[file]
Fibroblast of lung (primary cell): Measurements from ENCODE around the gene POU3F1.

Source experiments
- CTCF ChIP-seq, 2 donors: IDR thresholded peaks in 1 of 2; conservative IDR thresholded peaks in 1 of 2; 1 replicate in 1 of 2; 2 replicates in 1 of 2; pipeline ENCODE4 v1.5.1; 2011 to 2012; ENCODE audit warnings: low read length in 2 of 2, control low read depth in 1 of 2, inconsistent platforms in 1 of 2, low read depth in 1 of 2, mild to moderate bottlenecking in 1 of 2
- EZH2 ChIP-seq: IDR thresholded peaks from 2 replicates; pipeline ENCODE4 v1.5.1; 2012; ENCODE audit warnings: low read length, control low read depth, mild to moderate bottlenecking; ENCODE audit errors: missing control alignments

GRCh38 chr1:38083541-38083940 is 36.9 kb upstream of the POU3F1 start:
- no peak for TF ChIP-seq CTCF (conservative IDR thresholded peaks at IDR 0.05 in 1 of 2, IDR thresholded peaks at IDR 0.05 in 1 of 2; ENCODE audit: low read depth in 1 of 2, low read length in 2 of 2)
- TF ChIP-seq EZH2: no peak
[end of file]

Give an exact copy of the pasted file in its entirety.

Fibroblast of lung (primary cell): Measurements from ENCODE around the gene POU3F1.

Source experiments
- CTCF ChIP-seq, 2 donors: IDR thresholded peaks in 1 of 2; conservative IDR thresholded peaks in 1 of 2; 1 replicate in 1 of 2; 2 replicates in 1 of 2; pipeline ENCODE4 v1.5.1; 2011 to 2012; ENCODE audit warnings: low read length in 2 of 2, control low read depth in 1 of 2, inconsistent platforms in 1 of 2, low read depth in 1 of 2, mild to moderate bottlenecking in 1 of 2
- EZH2 ChIP-seq: IDR thresholded peaks from 2 replicates; pipeline ENCODE4 v1.5.1; 2012; ENCODE audit warnings: low read length, control low read depth, mild to moderate bottlenecking; ENCODE audit errors: missing control alignments

GRCh38 chr1:38083541-38083940 is 36.9 kb upstream of the POU3F1 start:
- no peak for TF ChIP-seq CTCF (conservative IDR thresholded peaks at IDR 0.05 in 1 of 2, IDR thresholded peaks at IDR 0.05 in 1 of 2; ENCODE audit: low read depth in 1 of 2, low read length in 2 of 2)
- TF ChIP-seq EZH2: no peak